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Great Coalitions? The Opposite of Stability

No party has sufficient numbers to form a government in Italy after the elections, thus the race to form political alliances has officially started. Great coalitions have always been seen as the elixir for lasting governability. On the contrary, they show the total historical ignorance of the Italian establishment.

It’s not necessary to look at the last seventy years of political history and come up with factual evidence that, when the average government lasts less than one and a half years, great coalitions are not synonymous with governability. In Italy, the political ruling class has even been able to reach the so-called Historical Compromise, an agreement between the liberal Christian Democracy party and the Communist Party, but without obtaining the desired great success driven by all the initial enthusiasm.

Evidence shows that great coalitions soon become a political battlefield where parties with opposite views and backgrounds try to capitalize on sensitive and controversial topics by raising insurmountable barricades.

If we want to understand the effect of great coalitions, it would be sufficient to have a look at the process of integration that political parties have blessed in recent years.

Silvio Berlusconi (leader of Forza Italia), for example, integrated the party with the second electoral right-wing force in the country (National Alliance) and created the Party of Freedom. The coexistence between the two leaders did not last that long. More recently, the Democratic Party was hit by a divergence led by the historical and more radical wing of the party that converged into the new force Free and Equals.

Let’s take this example as a microscopic indication of the effects of great coalitions on a large scale, and then apply it to a government created as a consequence of agreements, which are basically expensive compromises on an electoral level.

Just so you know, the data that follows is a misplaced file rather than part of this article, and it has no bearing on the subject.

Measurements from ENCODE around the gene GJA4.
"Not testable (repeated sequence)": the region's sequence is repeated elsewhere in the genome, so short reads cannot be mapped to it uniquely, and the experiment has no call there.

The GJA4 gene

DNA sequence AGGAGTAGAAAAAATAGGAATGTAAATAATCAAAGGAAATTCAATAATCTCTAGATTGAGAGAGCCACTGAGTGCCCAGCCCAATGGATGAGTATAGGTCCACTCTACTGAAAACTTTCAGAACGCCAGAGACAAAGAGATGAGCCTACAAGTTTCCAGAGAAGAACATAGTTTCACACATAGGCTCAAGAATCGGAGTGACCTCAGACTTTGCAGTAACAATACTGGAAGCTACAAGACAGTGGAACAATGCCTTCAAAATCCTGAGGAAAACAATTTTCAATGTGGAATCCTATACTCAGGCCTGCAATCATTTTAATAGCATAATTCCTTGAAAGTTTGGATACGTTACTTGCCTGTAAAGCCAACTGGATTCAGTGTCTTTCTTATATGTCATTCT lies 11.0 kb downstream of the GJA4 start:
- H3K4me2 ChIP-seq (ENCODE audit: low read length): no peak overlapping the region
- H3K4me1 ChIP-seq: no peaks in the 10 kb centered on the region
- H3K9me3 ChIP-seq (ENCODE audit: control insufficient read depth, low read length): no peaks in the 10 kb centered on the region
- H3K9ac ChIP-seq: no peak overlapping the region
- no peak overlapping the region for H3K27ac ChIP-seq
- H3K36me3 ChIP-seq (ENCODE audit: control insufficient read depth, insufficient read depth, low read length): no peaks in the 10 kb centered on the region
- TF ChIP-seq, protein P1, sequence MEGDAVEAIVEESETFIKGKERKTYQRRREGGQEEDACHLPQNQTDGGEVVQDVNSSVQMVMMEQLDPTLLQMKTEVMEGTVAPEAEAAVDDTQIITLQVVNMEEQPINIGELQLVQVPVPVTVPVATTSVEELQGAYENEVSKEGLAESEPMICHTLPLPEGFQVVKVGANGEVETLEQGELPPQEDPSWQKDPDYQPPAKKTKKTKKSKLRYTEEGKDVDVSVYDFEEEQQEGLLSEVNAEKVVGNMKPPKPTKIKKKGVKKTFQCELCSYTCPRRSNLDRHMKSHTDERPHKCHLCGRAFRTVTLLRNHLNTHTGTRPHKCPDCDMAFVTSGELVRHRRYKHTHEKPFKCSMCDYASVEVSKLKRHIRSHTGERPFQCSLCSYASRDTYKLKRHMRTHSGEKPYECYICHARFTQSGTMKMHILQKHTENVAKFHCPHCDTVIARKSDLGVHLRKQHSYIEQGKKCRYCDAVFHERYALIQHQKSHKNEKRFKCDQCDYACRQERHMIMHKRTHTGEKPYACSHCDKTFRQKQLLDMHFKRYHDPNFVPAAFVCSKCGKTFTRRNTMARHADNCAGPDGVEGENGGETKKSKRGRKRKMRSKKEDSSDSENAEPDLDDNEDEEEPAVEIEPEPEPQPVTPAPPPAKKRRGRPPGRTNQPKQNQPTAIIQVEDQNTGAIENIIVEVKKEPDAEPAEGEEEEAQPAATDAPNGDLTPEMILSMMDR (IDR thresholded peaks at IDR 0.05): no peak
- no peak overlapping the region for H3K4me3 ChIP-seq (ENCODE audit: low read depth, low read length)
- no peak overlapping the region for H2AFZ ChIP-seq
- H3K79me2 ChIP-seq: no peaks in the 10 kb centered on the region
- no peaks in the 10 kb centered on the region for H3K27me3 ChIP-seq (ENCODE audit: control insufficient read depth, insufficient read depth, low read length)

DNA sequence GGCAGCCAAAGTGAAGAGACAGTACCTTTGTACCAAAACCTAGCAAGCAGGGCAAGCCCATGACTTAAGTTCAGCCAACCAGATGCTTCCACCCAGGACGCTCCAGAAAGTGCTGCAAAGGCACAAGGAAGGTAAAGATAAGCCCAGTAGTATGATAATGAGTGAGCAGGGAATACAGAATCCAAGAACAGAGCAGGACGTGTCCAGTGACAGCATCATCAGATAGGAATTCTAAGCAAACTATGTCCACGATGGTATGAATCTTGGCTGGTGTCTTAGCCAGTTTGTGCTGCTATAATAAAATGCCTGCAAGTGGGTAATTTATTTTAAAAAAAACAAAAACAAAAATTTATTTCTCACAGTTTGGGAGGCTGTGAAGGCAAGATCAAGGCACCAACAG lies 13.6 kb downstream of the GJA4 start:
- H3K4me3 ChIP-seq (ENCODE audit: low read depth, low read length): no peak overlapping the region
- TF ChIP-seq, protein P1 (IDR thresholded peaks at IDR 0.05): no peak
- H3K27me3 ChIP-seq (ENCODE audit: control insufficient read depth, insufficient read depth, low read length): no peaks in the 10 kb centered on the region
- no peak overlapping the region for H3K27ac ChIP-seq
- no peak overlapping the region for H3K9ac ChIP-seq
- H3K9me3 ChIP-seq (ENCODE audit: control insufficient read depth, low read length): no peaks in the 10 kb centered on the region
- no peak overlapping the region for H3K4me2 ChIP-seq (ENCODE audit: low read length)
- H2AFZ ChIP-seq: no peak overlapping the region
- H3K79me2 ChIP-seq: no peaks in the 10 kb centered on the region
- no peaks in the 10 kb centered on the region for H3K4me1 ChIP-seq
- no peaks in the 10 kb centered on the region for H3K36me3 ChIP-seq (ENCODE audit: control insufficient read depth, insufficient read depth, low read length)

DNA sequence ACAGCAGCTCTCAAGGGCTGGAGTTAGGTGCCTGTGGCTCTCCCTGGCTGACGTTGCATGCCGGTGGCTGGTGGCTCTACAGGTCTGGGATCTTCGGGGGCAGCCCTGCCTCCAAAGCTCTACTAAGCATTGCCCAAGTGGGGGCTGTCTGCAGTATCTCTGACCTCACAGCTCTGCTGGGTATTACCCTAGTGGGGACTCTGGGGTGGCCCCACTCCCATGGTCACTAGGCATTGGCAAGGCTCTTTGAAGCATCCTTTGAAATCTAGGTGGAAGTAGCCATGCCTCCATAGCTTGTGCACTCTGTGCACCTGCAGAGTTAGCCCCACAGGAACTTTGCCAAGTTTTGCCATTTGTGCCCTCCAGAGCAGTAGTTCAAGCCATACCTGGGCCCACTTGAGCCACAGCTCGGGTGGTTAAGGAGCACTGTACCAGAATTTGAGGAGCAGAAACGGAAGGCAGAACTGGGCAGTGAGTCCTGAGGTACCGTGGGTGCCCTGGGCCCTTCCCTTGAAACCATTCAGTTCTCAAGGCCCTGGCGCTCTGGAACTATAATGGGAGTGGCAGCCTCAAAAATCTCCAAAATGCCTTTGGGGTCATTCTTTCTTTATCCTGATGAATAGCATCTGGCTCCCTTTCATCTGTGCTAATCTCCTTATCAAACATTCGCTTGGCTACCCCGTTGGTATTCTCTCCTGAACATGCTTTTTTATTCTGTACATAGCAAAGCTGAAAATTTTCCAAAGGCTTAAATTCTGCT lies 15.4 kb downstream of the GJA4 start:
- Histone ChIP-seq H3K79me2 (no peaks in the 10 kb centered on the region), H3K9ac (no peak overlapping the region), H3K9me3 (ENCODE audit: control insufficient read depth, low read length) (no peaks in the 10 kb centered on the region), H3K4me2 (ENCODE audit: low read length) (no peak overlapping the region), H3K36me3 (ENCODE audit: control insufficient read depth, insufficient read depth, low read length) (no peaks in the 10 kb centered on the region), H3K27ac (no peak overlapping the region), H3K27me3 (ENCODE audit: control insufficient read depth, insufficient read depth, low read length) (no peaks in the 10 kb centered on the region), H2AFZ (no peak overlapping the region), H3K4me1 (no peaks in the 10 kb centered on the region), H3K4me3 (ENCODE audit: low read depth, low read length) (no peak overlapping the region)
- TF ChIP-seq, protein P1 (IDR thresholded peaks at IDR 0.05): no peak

Given that, we can now portray a clear picture of what kind of political outcomes Italy will face once again: divergence.

Great coalitions, which are the amplification of alliances on a large scale, aren’t at all synonymous with governability and stability as often emphasized by opportunistic or badly informed politicians and a few newspapers, but rather they are emblematic of a particular configuration of instability called paralysis.

When political parties with different points of view and different electoral targets sign formal and informal agreements in the name of stability and in the interest of the country, the temptation that the parties involved will create controversies on divisive topics is too risky and too high.

Political parties cannot be seen differently from a company whose marketing department has the duty to build up the client and turn him into a recurrent source of cash flow.

When you run a small business with very little publicity potential, the only rule you should aspire to is divergence. Historical data shows that a small company wanting to escalate its potential reach must break an axiom, a normalised truth given for granted that suddenly is found without fundamentals.

Divergence implies controversy, and controversy is necessary to appeal to two social and psychological triggers: the need people express to believe and to belong. Divergence is pure intellectual sabotage, a subtle strategic form that allows political parties to strengthen their borders in the process of creating a well-defined group identity of the electoral base.

To understand this phenomenon, it is necessary to have read Darwin’s theory of evolution or simply to have understood the most basic fundamentals of history studied in high school; a luxury that the Italian establishment has probably never allowed itself to do. No. Great coalitions aren’t the solution. Great coalitions are the problem.

In thirty years, the indulgence in the formation of great coalitions has turned the country from being the second nation for private savings in the world and the seventh economy on the planet to an almost dead body kept alive by therapeutic persecution and force of desperation.